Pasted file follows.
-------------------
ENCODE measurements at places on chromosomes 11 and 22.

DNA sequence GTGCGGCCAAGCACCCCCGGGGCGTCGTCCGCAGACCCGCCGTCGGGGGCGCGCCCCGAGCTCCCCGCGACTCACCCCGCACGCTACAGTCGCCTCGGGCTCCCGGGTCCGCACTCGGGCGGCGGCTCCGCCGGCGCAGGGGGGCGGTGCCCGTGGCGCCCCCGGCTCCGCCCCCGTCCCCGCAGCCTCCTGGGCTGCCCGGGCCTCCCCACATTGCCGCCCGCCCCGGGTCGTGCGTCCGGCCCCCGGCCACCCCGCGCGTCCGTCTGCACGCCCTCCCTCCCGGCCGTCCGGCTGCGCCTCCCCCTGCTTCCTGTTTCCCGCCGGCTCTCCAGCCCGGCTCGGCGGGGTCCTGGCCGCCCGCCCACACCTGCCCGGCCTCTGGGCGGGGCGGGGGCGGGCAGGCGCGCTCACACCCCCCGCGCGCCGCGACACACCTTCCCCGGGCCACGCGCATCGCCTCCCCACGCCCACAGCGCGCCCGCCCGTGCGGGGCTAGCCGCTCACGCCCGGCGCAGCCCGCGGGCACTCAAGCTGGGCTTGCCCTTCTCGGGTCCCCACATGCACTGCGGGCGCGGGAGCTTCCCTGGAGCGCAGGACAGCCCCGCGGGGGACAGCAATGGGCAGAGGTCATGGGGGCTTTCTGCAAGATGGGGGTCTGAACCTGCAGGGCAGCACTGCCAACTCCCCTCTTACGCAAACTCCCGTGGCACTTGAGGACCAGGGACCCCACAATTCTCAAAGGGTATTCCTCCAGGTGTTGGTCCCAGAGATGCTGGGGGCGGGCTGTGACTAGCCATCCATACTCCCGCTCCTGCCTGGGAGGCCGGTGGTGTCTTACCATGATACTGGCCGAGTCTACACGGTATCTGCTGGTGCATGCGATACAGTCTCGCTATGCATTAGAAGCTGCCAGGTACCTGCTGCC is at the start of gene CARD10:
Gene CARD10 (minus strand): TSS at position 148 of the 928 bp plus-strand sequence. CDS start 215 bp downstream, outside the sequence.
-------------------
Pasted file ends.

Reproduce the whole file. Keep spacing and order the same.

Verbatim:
ENCODE measurements at places on chromosomes 11 and 22.

DNA sequence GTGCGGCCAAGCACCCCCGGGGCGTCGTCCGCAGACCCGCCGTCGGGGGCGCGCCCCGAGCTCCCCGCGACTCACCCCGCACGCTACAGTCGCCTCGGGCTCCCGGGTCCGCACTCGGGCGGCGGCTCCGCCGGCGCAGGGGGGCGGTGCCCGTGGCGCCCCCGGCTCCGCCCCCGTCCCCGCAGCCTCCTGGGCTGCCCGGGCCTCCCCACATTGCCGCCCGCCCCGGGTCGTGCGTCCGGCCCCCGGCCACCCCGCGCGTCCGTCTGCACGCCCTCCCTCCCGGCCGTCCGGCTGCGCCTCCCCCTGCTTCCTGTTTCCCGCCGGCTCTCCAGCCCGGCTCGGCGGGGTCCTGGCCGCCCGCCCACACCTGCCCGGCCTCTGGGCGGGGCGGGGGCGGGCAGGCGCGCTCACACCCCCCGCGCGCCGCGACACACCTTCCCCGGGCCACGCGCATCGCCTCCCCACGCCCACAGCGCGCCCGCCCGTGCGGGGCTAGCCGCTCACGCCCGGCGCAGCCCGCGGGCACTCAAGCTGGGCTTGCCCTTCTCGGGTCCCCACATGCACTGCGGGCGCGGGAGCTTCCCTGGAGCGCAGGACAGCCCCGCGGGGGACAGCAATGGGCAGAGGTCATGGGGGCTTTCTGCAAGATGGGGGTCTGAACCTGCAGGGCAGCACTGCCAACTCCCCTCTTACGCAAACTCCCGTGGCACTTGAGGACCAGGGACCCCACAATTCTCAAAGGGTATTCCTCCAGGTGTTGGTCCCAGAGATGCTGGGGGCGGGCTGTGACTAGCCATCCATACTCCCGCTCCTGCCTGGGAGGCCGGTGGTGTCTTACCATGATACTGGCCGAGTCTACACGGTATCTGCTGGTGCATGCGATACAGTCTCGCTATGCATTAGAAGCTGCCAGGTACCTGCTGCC is at the start of gene CARD10:
Gene CARD10 (minus strand): TSS at position 148 of the 928 bp plus-strand sequence. CDS start 215 bp downstream, outside the sequence.